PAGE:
To: Regional Wine Producers
From: Bruce Zoecklein, Head, Enology-Grape Chemistry Group, Virginia Tech
Subject: Aroma/Flavor and the 2002 Season; Organic Grape Growing; Enology Notes and Vintner's Corner On-Line; Custom Crush.
Aroma/Flavor and the 2002 Season. One measure of the quality of the 2002 vintage is aroma/flavor, and the intensity or depth of aroma/flavor.
Our aroma/flavor research has involved the evaluation of free grape volatiles and bound aroma/flavor precursors.
Considering the disparate origins of the many members of these groups, and the multiple enzyme systems that are needed for synthesis and transformation, it is expected that large variation would occur in the formation and accumulation of individual aroma/flavor constituents.
Temperature (before and during the last month of ripening) and light govern the plant enzyme systems which regulate grape aroma/flavor compounds. Unfortunately, the impact of heat and light is not well understood and, naturally, these vary tremendously among seasons and sites.
Temperature is a primary influence of macro-, meso- and micro-climate. Seasonal temperature variations have a strong influence on aroma/flavor compounds, as do trellis system and canopy management. Because canopy climate is influenced by the grower, this is particularly important in influencing wine style.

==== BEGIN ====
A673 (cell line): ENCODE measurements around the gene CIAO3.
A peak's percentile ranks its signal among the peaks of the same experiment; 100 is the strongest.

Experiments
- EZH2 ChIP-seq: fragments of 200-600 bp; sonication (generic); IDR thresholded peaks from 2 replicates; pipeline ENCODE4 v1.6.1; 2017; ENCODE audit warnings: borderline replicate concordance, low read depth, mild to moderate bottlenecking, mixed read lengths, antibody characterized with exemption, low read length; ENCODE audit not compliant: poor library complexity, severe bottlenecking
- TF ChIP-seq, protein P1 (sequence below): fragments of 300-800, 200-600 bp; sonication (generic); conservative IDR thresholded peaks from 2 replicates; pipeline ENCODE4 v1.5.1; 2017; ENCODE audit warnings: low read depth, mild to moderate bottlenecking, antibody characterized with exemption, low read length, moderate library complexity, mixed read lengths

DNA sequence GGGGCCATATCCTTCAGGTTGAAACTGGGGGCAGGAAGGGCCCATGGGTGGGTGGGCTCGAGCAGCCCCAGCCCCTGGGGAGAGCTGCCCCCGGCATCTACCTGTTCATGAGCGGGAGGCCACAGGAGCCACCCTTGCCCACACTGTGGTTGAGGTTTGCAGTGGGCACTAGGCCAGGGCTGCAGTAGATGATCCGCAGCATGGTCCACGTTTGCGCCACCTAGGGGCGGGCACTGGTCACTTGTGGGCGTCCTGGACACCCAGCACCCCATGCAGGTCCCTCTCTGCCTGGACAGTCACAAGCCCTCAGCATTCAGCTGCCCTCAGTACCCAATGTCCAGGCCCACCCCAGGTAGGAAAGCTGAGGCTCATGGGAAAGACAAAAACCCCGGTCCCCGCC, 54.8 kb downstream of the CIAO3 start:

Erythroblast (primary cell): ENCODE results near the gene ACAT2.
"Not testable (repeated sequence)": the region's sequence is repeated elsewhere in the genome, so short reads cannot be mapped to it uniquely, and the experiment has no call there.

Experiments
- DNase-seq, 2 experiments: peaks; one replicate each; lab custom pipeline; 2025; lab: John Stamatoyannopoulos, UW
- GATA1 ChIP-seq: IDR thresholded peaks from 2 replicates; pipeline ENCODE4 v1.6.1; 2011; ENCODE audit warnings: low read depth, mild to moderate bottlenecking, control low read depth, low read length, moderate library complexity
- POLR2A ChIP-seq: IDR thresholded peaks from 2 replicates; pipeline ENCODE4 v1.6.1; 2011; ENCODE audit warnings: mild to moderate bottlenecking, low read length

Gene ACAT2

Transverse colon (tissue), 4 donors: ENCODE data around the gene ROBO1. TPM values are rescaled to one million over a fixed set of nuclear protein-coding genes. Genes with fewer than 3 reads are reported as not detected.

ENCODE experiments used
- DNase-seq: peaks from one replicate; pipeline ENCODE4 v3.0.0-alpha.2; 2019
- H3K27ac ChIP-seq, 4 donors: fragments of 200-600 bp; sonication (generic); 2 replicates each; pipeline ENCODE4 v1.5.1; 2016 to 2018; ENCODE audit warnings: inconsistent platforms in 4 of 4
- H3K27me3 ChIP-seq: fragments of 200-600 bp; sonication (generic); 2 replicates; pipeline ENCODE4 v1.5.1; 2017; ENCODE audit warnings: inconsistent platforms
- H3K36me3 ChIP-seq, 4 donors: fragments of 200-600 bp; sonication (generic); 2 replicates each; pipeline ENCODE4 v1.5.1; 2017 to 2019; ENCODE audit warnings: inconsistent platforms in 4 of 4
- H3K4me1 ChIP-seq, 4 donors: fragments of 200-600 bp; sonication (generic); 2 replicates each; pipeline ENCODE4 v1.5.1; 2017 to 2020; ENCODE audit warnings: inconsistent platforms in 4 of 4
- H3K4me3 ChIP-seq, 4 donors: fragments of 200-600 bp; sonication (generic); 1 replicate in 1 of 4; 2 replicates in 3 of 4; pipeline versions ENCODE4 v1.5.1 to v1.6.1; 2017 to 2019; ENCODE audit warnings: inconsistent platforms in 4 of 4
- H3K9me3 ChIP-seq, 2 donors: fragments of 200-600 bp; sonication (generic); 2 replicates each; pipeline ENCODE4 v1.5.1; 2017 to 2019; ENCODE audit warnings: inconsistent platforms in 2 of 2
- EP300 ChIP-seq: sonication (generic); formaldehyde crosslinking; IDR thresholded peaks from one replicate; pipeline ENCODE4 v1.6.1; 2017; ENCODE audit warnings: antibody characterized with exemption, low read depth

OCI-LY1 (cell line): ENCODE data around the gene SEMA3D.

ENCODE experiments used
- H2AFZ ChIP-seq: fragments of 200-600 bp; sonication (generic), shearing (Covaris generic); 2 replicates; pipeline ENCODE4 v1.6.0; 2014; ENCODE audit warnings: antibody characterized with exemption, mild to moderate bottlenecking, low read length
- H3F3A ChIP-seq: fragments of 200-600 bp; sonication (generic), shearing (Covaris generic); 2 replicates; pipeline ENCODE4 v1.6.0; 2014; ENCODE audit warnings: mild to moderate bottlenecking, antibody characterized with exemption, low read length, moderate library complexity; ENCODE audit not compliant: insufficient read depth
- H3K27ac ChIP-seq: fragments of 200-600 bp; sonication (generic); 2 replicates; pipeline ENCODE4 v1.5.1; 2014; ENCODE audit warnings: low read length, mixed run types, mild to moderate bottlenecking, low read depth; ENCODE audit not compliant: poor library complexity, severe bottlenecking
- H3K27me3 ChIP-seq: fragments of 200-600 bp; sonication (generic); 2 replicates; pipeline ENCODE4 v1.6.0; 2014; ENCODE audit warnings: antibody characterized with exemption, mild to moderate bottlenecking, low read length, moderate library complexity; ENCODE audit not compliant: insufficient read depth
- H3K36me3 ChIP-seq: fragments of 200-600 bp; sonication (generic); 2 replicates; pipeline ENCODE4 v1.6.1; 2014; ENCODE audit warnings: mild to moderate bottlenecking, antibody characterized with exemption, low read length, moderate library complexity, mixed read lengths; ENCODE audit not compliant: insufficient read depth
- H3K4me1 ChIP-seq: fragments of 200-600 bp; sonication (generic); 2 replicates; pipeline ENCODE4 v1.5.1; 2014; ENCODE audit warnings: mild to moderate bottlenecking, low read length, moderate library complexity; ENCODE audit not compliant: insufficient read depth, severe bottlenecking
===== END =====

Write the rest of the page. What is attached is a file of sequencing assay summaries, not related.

Unfortunately, in warm climate regions, there is a fairly narrow range between too little and too much light exposure and heat, for optimizing aroma/flavor compounds.
In most warm climatic regions, including our own, the time between fruit set and a given fruit Brix, for example, can vary significantly from one season to another. Our research suggests an important trend. Under the climatic conditions of Virginia, the slower the speed of ripening, the lower is the concentration of all classes of glycosidically-bound aroma/flavor precursors. Details regarding this research are posted on the Enology Grape Chemistry Group website (Effect of crop load on aroma/flavor precursors). From extension, click on-line publications.
The speed of fruit ripening is influenced by environmental conditions, among other things. Crop level (exposed leaf area per gram of fruit) as we have seen, can also have a large impact. This includes fruit per vine, as well as the number of clusters per shoot. Research indicates that the aroma/flavor potential is enhanced by single vs. multiple clusters per shoot.
Our research generally demonstrates a strong inverse correlation between malic acid (and, to a lesser degree, TA) and bound aroma/flavor compounds. The greater the rate of malic acid respiration, the greater the concentrations of all classes of grape glycosides, those bound compounds representing, in part, a pool of potential aroma/flavor.
There are exceptions which confound the above relationship. Vines under water stress, such as occurred in various vineyards this season, have fruit which can ripen quickly. Here there appears to be an imbalance between formation of aroma/flavor components and preservation.